Yokosuka bears brunt of Typhoon Faxai as Category 3 storm slams Tokyo-area bases

Airmen clean up debris from Typhoon Faxai at Yokota Air Base, Japan, Monday, Sept. 9, 2019.


By STARS AND STRIPES Published: September 9, 2019

TOKYO — Yokosuka Naval Base suffered moderate damage but fallen trees and minor flooding were the worst that most U.S. military bases around Tokyo experienced from a typhoon that brought record winds to central Japan early Monday.

Typhoon Faxai made landfall near the Japanese capital before 5 a.m., according to Japan’s Meteorological Agency. Its strongest winds measured 129 mph at 4.30 a.m. near Chiba City. At Haneda Airport, where 138 flights were canceled, winds peaked at 97 mph at 3.30 a.m.

One person died in Tokyo from a fall related to the storm and dozens of people in the Kanto area were injured, according to Japanese broadcaster NHK. No injuries were reported on U.S. bases.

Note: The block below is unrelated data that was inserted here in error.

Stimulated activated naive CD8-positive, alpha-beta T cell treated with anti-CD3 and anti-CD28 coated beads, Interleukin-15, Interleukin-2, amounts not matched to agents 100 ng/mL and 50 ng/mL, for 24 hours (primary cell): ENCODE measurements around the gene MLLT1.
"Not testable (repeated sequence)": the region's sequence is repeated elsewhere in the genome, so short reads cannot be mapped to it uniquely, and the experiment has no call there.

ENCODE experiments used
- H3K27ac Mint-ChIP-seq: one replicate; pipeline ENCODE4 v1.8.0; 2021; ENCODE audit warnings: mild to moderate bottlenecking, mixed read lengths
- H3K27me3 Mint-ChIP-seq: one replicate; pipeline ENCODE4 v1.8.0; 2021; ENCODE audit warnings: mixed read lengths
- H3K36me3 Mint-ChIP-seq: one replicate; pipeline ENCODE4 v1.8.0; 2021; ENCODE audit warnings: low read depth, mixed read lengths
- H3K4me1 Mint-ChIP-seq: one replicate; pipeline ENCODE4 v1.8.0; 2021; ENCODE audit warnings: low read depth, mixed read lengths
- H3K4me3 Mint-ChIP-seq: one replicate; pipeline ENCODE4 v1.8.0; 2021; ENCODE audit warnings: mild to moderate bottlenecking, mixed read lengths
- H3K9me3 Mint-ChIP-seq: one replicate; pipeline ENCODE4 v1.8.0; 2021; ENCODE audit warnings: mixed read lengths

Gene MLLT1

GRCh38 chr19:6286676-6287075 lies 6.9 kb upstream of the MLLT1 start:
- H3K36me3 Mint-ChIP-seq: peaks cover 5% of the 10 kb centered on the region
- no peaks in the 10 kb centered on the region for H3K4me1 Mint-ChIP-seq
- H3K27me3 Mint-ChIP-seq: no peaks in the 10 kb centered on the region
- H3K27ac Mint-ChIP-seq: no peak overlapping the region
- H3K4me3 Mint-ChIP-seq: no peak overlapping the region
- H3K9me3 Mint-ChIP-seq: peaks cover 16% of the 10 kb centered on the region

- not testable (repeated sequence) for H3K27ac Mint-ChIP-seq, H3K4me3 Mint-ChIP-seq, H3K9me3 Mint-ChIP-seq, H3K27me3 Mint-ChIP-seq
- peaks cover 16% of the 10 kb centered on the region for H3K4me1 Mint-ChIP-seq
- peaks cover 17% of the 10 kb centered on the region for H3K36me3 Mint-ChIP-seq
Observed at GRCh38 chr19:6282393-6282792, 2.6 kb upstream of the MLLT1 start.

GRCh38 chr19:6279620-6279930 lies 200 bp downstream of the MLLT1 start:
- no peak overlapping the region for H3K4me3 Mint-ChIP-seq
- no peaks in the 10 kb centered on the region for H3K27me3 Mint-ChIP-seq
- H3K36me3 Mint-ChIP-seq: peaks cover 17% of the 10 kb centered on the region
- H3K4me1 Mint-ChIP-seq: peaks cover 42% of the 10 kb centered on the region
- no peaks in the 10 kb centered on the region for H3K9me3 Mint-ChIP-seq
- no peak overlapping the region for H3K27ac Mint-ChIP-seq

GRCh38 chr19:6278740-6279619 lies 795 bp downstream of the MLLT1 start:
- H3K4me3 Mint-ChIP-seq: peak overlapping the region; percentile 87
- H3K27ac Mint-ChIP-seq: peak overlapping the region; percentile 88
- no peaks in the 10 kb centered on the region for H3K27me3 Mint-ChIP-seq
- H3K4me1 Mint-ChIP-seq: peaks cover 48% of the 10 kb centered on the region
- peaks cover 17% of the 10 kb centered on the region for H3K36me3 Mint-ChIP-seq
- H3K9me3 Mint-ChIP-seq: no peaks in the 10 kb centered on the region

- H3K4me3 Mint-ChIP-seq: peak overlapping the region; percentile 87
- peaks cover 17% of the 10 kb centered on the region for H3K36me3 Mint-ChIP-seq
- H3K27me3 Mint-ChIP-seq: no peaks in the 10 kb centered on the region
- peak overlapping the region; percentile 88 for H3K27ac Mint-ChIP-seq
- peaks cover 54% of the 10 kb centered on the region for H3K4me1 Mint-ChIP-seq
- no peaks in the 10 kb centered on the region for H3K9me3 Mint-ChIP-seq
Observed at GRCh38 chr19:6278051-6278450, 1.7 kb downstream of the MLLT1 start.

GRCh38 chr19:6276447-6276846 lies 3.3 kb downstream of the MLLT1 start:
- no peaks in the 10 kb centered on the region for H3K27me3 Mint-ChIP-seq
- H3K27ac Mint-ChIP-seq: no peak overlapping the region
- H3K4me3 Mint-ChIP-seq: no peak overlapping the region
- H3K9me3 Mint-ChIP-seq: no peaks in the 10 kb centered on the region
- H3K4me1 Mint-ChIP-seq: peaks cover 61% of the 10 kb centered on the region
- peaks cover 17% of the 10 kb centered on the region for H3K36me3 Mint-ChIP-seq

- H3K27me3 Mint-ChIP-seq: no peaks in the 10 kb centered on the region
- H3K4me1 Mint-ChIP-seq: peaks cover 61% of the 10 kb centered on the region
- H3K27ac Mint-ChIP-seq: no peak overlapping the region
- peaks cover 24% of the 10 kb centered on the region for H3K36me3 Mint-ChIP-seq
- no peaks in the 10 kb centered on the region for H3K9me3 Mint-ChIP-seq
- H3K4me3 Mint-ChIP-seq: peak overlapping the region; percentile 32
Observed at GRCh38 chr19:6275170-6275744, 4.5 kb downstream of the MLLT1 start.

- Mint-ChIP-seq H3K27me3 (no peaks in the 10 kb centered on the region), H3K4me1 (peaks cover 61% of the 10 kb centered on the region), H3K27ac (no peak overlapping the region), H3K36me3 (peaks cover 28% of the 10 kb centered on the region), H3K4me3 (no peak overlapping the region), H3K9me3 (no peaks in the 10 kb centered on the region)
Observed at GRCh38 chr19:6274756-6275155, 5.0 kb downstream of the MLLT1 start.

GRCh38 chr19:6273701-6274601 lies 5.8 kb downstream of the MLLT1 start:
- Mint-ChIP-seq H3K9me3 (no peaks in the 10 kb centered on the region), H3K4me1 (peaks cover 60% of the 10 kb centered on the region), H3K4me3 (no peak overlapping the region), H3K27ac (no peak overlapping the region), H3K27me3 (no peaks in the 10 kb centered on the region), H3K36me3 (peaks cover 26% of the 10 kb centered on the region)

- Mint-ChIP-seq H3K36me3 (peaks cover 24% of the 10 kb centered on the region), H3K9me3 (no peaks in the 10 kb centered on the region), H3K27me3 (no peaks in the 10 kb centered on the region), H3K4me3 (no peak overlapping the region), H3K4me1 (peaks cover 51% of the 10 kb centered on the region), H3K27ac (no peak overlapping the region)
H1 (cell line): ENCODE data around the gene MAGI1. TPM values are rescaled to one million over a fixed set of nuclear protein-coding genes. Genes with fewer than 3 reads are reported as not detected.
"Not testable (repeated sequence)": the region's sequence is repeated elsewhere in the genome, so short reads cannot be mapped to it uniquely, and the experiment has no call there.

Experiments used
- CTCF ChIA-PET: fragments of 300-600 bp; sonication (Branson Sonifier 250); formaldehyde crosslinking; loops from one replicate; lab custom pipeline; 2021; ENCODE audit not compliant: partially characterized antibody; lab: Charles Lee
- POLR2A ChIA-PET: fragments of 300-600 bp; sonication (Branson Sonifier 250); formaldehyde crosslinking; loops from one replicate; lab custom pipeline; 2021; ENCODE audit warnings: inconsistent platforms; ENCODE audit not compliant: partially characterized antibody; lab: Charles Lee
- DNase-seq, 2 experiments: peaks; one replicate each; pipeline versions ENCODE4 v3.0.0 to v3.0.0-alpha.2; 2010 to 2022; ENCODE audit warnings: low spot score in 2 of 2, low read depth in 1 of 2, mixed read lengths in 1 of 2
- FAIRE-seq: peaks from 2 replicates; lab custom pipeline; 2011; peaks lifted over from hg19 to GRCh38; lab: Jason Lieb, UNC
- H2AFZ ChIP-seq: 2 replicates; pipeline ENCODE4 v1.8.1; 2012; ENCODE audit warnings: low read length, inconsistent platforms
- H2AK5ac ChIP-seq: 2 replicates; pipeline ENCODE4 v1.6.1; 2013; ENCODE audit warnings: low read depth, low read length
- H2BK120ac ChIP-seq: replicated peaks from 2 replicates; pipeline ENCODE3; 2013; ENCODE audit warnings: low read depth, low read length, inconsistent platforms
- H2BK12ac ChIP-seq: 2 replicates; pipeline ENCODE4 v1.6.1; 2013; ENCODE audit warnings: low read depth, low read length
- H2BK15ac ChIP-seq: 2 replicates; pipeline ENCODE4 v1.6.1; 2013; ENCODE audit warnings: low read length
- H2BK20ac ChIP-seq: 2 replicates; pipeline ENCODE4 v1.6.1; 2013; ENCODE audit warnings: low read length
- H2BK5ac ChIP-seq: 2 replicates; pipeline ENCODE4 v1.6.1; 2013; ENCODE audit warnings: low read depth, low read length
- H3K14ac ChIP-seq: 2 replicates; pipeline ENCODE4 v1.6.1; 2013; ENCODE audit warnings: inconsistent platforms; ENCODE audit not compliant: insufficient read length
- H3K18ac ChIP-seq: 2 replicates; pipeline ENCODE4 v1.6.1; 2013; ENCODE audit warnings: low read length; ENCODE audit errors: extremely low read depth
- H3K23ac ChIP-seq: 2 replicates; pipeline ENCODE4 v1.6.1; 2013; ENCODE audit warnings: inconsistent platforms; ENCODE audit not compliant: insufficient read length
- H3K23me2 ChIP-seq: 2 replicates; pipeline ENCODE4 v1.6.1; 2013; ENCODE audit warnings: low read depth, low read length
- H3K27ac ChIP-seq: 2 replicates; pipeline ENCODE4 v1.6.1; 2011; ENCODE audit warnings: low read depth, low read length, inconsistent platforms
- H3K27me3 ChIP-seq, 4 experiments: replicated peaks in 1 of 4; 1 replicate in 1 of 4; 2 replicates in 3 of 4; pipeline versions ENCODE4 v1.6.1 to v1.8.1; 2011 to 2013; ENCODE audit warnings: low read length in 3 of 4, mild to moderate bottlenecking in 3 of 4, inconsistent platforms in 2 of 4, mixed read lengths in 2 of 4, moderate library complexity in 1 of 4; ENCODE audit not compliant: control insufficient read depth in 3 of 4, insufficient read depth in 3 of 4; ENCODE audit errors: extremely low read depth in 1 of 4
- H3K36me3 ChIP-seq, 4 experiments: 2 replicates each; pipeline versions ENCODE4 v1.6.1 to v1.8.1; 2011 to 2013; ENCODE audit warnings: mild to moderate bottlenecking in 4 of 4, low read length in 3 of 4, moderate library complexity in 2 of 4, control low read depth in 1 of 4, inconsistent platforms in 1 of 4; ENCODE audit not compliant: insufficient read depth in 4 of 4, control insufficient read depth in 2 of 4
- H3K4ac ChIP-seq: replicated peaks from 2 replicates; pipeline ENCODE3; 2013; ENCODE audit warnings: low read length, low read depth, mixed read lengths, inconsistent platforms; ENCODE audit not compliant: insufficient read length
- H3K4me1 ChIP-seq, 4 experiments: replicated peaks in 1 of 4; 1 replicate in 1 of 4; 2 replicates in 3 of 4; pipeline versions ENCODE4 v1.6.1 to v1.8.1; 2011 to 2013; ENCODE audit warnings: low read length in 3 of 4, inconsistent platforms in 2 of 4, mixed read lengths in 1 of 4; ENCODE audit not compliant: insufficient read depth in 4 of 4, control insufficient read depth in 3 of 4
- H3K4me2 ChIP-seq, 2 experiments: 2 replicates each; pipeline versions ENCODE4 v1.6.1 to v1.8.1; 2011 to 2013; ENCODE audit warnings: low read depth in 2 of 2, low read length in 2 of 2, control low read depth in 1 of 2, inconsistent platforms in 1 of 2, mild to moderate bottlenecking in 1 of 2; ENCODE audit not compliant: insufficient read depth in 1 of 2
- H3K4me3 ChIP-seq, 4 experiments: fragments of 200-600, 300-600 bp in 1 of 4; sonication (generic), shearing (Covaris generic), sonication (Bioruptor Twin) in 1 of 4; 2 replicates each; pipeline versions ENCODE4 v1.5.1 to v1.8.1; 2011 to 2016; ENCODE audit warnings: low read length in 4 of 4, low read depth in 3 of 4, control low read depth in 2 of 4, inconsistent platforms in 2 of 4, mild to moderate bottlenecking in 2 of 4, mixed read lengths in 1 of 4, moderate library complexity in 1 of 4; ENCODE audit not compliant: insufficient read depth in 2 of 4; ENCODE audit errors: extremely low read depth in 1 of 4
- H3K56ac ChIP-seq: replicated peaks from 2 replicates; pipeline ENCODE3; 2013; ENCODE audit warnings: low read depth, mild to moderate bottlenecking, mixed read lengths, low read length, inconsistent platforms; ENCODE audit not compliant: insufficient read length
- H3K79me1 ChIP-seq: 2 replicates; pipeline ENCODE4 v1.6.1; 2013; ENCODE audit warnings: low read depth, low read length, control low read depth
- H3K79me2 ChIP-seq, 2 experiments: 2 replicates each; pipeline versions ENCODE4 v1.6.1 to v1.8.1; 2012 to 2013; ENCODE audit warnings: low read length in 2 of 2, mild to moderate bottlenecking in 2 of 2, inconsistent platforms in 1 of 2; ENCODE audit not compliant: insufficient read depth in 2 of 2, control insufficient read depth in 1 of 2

About 932,000 households in the Kanto area were without power at 8 a.m. Monday, according to Tokyo Electric Power Co. That number fell to about 800,000 by the afternoon.

On military bases in Tokyo and nearby Kanagawa prefecture, most residents were asked to stay home from work and school for two or three hours while cleanup crews cleared fallen trees and branches from the streets.

At Yokosuka, south of Tokyo, personnel inbound from off-base homes were met with traffic jams and no morning trains.